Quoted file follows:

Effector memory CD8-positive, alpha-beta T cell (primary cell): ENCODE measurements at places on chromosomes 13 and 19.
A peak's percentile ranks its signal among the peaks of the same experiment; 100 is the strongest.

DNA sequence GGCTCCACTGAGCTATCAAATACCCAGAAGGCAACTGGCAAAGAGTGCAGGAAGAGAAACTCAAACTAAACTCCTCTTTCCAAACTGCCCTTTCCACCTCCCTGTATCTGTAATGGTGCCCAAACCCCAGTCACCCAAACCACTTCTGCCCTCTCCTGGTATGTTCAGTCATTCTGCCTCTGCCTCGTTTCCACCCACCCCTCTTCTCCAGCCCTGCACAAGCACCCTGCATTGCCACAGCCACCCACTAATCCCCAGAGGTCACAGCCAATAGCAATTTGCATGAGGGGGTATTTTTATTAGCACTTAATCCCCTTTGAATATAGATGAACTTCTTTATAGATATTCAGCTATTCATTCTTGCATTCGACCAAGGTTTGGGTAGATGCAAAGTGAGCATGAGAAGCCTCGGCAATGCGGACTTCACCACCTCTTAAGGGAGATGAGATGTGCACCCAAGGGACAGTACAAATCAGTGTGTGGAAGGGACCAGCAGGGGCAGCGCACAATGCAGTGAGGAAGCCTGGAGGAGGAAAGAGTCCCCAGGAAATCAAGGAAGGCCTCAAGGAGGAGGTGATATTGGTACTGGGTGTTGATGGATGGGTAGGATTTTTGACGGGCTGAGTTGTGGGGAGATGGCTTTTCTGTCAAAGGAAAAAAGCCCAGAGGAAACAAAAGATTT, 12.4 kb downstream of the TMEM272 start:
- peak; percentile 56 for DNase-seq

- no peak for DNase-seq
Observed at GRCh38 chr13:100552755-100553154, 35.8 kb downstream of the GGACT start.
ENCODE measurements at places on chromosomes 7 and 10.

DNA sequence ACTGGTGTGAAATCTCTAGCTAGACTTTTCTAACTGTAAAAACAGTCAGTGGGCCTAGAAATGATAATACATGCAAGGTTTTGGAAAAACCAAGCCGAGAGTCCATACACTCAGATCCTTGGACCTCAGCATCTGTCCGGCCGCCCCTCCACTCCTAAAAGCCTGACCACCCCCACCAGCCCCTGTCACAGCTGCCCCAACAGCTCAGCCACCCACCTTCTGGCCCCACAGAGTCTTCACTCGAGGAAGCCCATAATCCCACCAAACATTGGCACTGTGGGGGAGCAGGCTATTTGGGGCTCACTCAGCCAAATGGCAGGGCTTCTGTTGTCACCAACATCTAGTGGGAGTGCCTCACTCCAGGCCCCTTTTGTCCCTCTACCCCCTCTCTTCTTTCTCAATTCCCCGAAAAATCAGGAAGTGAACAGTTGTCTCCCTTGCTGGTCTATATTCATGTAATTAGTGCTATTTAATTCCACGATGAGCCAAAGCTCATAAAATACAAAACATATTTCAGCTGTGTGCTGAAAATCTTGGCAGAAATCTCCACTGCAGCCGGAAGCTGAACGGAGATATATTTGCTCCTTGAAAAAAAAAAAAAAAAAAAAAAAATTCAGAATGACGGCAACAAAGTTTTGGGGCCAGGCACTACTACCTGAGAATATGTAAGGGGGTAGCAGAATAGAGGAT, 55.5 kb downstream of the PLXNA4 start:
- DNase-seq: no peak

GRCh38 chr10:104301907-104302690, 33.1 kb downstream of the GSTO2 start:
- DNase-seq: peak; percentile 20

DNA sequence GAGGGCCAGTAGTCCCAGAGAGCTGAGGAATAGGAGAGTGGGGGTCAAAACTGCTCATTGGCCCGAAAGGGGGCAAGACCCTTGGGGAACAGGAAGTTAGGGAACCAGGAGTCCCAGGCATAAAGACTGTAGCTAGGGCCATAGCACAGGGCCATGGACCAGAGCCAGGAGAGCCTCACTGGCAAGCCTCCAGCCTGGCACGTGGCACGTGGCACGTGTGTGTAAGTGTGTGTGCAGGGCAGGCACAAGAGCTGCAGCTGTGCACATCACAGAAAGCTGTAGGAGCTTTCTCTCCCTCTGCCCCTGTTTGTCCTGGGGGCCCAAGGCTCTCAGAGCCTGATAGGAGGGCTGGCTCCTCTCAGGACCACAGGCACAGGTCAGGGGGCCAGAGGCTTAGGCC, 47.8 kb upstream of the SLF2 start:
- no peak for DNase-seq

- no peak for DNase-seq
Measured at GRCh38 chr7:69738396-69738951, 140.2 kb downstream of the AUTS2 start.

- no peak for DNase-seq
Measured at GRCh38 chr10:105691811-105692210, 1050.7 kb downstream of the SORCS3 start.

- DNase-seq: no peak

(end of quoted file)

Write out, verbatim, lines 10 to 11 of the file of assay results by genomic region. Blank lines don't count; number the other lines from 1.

GRCh38 chr10:104301907-104302690, 33.1 kb downstream of the GSTO2 start:
- DNase-seq: peak; percentile 20